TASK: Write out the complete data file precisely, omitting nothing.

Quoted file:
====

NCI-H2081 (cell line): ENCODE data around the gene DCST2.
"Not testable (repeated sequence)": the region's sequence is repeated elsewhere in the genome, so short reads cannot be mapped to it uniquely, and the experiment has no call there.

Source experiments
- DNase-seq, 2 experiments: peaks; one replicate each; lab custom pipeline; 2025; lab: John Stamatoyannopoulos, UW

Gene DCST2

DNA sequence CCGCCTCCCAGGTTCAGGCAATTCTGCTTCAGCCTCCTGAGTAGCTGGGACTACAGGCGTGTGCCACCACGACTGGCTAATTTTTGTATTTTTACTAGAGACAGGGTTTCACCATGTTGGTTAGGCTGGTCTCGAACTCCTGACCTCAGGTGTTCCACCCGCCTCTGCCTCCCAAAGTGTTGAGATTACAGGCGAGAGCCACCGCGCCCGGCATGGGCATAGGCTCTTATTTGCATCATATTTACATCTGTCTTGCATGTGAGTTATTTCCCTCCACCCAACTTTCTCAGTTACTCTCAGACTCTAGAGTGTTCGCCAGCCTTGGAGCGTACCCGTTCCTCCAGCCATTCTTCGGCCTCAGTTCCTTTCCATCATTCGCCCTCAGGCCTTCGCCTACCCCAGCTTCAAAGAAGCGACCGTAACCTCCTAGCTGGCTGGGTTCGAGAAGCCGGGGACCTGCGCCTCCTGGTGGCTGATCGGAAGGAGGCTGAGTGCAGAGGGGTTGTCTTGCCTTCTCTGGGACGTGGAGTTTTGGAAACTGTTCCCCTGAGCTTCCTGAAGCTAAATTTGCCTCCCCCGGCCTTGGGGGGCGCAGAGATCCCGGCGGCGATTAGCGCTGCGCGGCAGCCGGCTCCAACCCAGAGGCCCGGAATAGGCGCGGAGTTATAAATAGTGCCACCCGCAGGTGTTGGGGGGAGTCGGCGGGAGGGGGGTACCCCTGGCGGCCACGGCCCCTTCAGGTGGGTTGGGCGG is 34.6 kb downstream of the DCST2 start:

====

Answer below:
NCI-H2081 (cell line): ENCODE data around the gene DCST2.
"Not testable (repeated sequence)": the region's sequence is repeated elsewhere in the genome, so short reads cannot be mapped to it uniquely, and the experiment has no call there.

Source experiments
- DNase-seq, 2 experiments: peaks; one replicate each; lab custom pipeline; 2025; lab: John Stamatoyannopoulos, UW

Gene DCST2

DNA sequence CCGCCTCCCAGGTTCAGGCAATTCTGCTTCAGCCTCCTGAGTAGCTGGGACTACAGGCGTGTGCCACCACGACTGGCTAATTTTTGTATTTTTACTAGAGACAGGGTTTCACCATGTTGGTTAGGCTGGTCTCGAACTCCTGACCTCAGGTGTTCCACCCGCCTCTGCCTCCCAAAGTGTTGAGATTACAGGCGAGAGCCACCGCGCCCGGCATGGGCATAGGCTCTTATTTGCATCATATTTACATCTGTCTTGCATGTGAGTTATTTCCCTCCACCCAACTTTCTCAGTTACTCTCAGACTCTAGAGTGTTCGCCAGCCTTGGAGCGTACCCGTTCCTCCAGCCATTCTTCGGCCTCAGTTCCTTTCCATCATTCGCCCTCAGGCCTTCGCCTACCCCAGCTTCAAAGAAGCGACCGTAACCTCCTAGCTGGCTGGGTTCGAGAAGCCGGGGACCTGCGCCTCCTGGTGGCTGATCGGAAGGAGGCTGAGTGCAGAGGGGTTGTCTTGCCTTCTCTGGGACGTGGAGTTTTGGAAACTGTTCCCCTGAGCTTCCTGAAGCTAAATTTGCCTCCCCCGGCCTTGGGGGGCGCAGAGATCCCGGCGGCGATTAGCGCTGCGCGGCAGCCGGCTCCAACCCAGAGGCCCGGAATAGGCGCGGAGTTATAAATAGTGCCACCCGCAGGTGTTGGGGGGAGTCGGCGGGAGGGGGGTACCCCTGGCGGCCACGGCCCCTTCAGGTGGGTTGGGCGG is 34.6 kb downstream of the DCST2 start: